140-year-old venue will shut down after years of criticism over its treatment of animals
Nadia Prupis, staff writer
Elephants in their enclosure at the Buenos Aires city zoo. (Photo: jazpdx/flickr/cc)
The historic and scandal-prone Buenos Aires zoo is set to close and all animals transitioned to nature preserves because, as the city's Mayor Horacio Rodríguez Larreta put simply on Friday, "Captivity is degrading."
The 140-year-old zoo in Buenos Aires' Palermo neighborhood will be turned into an "ecopark" when it reopens later this year after its 2,500 animals are removed, although some of the older and infirm animals will remain on site, the Guardian reports. That includes the orangutan Sandra, who made headlines in 2014 when an unsuccessful bid to have her freed from captivity nonetheless resulted in her being termed a "non-human person" deserving of rights by a Buenos Aires court.
As an ecopark, the site will also provide "refuge and rehabilitation" for animals rescued from trafficking operations.
"This situation of captivity is degrading for the animals, it’s not the way to take care of them," Larreta said Thursday during a press conference.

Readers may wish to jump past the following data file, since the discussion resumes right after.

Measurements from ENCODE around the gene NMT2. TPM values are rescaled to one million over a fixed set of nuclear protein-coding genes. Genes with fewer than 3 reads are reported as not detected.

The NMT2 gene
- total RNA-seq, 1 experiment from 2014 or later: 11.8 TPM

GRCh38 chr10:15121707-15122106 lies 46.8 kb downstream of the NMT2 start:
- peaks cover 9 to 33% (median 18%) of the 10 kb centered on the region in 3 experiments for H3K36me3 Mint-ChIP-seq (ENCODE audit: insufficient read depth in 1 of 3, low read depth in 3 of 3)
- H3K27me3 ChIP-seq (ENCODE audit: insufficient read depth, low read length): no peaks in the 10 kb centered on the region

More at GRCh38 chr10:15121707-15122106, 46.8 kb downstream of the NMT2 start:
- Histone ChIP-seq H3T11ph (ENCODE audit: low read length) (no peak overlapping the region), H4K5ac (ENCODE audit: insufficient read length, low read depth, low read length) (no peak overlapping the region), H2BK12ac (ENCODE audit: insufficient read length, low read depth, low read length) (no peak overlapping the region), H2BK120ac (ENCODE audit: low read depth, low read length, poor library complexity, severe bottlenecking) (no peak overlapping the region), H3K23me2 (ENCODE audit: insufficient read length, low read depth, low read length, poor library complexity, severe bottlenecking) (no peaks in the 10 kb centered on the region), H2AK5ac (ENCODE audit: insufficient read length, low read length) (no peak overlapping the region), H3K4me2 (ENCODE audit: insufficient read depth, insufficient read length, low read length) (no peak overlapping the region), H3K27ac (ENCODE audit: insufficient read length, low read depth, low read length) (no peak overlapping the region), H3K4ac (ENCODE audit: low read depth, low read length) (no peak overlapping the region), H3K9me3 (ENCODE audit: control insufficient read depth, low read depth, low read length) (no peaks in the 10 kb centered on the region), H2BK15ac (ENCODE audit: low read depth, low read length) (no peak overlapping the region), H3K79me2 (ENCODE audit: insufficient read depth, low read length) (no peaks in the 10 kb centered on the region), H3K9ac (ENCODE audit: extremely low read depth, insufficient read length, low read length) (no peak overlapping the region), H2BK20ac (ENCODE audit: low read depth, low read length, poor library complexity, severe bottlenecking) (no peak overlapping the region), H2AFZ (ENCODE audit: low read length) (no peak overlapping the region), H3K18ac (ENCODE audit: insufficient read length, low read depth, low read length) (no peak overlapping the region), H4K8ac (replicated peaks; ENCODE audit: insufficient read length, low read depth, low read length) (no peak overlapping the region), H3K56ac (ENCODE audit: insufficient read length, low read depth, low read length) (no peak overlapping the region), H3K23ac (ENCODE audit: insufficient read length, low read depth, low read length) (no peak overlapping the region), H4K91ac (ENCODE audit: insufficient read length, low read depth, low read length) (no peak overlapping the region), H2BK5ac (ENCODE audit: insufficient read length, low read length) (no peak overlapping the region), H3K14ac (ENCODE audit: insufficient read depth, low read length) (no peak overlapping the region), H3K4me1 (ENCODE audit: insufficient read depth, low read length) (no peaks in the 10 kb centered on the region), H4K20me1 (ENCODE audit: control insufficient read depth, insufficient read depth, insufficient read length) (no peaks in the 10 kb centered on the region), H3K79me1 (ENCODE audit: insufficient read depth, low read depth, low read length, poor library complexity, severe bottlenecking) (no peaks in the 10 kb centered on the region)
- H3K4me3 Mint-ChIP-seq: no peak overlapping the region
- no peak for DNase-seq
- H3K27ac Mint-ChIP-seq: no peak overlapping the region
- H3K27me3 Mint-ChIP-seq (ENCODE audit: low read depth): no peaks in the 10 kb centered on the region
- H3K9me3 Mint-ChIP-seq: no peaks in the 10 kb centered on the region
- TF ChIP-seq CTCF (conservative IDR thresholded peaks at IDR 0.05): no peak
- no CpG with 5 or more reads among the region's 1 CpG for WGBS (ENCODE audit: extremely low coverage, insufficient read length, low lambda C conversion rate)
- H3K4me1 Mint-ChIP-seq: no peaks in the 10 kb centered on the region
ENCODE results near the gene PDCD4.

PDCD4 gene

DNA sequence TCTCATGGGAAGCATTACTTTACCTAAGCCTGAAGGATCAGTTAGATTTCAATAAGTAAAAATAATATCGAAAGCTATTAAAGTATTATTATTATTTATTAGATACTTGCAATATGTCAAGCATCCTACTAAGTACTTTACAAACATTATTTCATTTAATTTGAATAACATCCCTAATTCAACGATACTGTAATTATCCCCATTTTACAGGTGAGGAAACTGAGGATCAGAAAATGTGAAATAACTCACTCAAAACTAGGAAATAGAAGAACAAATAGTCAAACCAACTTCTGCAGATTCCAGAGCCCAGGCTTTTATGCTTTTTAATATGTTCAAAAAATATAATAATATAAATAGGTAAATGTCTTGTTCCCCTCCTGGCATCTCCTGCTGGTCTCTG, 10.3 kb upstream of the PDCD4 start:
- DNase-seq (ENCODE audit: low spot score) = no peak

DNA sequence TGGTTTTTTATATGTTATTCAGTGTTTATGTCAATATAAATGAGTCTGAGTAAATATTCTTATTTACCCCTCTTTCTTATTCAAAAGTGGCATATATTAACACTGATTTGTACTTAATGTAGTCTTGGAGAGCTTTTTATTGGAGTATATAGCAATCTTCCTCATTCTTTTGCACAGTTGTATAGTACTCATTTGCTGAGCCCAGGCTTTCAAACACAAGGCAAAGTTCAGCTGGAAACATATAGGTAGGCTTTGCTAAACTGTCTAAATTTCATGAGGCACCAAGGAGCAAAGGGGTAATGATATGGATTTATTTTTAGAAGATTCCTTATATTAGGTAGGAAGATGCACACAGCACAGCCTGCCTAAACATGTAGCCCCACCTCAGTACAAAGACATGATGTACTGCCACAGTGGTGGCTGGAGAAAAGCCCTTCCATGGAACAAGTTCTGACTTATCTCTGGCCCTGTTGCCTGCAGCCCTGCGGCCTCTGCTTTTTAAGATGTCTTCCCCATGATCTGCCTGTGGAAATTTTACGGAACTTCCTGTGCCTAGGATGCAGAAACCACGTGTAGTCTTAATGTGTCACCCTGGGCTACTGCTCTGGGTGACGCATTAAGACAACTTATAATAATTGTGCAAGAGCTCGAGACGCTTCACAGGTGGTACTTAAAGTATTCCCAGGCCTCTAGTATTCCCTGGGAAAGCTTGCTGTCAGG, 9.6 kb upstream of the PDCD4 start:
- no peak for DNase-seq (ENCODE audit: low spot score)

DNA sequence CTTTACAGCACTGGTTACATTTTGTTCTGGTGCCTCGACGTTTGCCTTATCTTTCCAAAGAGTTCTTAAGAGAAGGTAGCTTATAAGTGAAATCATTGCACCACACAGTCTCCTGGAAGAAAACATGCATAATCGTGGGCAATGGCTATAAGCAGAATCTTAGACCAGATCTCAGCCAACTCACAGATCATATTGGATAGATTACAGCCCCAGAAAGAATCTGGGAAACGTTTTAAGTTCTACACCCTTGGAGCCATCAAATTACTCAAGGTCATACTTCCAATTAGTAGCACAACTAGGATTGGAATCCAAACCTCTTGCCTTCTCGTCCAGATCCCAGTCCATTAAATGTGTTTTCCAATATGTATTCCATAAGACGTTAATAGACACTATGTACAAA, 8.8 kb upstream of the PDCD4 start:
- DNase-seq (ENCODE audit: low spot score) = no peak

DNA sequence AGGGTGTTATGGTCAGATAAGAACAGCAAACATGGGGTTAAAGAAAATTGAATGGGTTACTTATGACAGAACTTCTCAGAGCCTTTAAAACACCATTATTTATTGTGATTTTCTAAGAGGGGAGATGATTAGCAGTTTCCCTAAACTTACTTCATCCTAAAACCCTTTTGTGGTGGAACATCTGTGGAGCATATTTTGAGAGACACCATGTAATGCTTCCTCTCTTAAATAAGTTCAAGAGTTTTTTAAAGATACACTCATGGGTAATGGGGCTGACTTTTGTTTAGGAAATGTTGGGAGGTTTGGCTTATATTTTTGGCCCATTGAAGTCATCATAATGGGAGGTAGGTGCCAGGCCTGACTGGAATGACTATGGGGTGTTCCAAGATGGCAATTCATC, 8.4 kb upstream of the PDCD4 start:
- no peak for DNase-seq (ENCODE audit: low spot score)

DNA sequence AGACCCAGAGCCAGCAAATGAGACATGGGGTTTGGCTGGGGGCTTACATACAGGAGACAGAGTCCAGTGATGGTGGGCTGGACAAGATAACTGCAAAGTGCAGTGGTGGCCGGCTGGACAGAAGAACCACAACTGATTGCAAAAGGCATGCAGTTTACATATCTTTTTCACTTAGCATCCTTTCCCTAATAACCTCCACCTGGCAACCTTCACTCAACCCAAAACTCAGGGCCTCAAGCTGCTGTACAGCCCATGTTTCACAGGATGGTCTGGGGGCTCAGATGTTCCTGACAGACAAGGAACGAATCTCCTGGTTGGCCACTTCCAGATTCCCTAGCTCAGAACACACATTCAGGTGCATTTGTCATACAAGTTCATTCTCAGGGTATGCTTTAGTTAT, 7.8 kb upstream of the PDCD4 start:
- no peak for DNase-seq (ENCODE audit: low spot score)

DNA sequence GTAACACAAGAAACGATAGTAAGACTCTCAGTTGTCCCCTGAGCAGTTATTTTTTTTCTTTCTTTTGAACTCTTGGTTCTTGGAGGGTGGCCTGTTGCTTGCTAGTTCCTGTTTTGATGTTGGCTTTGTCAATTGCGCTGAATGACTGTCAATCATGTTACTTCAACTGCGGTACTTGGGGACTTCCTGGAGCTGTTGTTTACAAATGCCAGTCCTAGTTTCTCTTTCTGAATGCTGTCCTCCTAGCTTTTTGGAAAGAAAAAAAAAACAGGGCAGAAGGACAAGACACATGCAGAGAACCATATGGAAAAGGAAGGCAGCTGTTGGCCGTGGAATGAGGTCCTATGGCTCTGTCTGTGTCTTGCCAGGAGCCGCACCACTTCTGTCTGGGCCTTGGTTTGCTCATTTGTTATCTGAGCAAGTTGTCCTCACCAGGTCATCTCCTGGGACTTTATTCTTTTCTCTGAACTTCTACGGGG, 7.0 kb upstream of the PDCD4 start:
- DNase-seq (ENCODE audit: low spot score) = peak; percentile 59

The ecopark will also serve as a venue "where children can learn how to take care of and relate with the different species," he continued. "What we have to value is the animals. The way they live here is definitely not the way to do that."
In recent years, the zoo has attracted criticism for its inadequate conditions, such as its handling of polar bears during the city's scorching hot summers.
Gerardo Biglia, an animal rights activist who has long pushed for the zoo's closure, said in a press release, "The most important thing is breaking with the model of captivity and exhibition. I think there is a change coming for which we are already prepared because kids nowadays consider it obvious that it's wrong for animals to be caged."